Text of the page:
3. Meanwhile, Balthazar's apprentice, played by Baruchel, is stepping into a considerable legacy given the foundations of the film in Disney's opus Fantasia, and the young actor didn't take that challenge lightly. There's a gravity to it, it's not lost on me," Baruchel confessed. "When we were shooting the sorcerer sequence, the famous Fantasia sequence, doing our version of it, where the mops come to life, every day I came to work, I was like, "You reeeeally can't mess this up." Worst-case scenario, anytime someone else sees the cartoon Fantasia, I will be irrevocably connected to – "that punk kid," or how terrible that was. This sounds cheesy, but I felt like the ghost of my grandparents were kind of watching me. When you're paying homage to one of the more iconic sequences in film history, it's like, right up there with those people making out on the beach in From Here to Eternity - it's a big one, you know? I tried my best to fulfill everything I had to do in terms of paying homage to the character and the sequence, whilst looking for moments I could maybe do my own thing with. But I was scared sh*tless.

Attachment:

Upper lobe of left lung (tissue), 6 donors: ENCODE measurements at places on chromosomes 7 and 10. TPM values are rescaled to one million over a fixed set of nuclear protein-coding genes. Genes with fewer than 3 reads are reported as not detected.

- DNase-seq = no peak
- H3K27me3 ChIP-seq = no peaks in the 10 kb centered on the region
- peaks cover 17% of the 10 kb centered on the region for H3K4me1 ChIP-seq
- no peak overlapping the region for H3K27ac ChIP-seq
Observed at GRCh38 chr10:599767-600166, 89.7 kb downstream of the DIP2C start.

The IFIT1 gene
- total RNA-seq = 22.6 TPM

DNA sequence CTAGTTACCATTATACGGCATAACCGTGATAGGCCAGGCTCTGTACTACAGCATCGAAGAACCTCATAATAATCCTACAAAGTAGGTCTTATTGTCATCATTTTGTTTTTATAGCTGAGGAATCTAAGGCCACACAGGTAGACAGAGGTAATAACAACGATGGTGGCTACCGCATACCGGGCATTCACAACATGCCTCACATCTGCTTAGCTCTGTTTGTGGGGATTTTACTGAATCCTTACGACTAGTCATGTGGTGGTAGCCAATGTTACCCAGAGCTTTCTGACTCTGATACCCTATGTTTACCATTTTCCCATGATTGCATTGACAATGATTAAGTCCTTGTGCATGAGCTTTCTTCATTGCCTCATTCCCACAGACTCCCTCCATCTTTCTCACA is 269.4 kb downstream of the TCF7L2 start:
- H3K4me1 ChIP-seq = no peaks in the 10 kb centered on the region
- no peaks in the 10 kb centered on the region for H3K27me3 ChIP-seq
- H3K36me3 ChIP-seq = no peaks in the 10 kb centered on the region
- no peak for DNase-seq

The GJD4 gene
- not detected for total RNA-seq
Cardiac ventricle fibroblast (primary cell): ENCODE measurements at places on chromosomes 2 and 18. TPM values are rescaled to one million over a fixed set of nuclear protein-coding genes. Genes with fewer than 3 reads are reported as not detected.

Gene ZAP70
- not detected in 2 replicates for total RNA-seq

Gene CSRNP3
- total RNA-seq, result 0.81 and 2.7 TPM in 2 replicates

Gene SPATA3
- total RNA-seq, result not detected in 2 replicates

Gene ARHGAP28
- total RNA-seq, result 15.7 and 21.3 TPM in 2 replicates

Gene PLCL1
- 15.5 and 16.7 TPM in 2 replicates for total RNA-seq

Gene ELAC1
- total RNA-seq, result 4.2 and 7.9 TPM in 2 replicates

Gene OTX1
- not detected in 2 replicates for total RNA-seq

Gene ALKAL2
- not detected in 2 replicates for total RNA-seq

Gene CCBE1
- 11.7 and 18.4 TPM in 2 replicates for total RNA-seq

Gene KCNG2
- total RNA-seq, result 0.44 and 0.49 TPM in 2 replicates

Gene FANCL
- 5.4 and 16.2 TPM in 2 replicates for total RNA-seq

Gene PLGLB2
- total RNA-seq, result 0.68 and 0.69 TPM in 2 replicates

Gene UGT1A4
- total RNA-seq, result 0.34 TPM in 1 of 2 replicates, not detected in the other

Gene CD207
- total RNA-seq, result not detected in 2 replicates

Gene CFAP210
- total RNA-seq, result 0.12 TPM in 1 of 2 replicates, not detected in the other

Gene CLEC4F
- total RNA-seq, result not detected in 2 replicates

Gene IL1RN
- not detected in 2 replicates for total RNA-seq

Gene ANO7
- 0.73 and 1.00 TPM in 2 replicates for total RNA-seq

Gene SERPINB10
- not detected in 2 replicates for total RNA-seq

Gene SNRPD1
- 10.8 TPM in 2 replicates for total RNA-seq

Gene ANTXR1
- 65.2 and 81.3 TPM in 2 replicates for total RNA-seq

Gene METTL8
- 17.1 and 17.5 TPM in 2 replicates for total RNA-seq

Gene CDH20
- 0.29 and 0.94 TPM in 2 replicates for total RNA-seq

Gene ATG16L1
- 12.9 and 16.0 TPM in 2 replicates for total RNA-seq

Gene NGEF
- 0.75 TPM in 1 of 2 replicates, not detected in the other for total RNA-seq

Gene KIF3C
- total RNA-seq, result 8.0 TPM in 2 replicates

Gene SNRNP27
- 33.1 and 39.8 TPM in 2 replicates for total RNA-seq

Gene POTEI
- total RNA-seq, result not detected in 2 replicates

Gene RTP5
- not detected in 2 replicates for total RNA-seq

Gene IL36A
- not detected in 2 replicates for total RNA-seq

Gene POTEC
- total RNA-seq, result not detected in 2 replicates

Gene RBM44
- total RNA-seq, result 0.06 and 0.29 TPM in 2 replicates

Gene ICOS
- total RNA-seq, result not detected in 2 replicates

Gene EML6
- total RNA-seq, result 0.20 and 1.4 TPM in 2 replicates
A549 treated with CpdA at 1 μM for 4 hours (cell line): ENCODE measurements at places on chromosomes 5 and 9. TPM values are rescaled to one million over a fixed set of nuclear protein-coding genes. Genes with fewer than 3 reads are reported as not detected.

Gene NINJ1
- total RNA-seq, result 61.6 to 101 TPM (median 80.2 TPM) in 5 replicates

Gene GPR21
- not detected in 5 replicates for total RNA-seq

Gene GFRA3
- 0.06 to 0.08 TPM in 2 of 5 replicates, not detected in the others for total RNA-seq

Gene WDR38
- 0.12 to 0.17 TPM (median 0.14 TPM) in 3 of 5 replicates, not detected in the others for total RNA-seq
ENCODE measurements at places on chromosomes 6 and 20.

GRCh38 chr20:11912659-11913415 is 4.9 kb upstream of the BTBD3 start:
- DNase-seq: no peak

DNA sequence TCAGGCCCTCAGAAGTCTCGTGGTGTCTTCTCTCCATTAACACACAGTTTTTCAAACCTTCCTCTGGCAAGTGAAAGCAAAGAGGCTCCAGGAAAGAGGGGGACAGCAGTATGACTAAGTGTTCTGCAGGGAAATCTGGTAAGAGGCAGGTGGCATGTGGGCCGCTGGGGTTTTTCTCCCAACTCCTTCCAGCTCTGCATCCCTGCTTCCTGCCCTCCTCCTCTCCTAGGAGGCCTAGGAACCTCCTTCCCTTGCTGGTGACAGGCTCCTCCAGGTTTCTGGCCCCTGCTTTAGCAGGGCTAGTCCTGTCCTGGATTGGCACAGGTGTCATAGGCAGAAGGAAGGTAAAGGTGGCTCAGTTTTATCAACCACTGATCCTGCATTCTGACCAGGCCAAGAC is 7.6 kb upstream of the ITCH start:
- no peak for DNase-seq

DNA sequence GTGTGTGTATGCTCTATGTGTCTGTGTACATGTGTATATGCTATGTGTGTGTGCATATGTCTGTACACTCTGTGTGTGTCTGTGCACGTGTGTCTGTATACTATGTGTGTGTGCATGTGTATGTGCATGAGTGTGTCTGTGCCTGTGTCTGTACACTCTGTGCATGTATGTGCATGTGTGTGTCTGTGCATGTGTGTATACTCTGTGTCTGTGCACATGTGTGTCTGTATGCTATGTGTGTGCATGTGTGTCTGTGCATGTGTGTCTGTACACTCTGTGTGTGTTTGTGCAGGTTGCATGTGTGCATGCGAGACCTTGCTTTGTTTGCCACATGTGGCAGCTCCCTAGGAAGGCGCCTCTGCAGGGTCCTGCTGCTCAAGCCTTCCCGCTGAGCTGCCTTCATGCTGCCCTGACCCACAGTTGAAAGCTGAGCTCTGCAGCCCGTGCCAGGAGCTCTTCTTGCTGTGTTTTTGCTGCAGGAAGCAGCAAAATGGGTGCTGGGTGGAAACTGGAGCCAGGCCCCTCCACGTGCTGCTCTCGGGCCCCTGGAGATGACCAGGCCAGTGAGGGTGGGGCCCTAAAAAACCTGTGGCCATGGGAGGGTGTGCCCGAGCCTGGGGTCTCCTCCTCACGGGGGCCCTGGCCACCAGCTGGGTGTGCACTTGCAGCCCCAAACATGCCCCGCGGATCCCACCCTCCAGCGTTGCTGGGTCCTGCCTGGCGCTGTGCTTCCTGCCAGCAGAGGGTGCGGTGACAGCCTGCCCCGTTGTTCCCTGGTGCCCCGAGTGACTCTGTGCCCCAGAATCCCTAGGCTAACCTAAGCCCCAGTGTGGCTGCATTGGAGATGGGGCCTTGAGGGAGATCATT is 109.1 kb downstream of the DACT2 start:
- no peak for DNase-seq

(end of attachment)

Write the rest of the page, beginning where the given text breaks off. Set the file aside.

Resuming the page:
4. Knowing that modern magic often gets a bad rap, Turtletaub enlisted actor Toby Kebbell to provide a comic interpretation of the opportunism and empty spectacle of contemporary illusionists. "Without getting into too much trouble, we wanted to mock really what magic has become in our day and age," Turtletaub admitted. "Magic has a spiritual element, and is considered very important and of value, and magicians have always been a little bit silly, so if you're going to portray a modern day magician, there's got to be a little silliness, I would say. And even a counter-magician like David Blaine, it can get silly after a while. That's when we turned to Toby, who created somebody."
5. Ultimately, however, the most important legacy to live up to was the animated short from Fantasia, which Baruchel said was not only an influence but an essential point of inspiration. "Anytime you're referencing or paying homage to something that has meant a lot to a lot of people for many generations, you've got to approach it with a degree of reverence," he insisted. "I'd like to say that we have a really great seed to start from, because The Sorcerer's Apprentice sequence in Fantasia is the seed to our oak tree, and you can pick a lot worse seeds to start from. If we failed, it would have been a big, big, big mess, because "Sorcerer's Apprentice" is two words that have meant a lot to a lot of people for a long time, and hopefully we've given them what they're used to, and then some.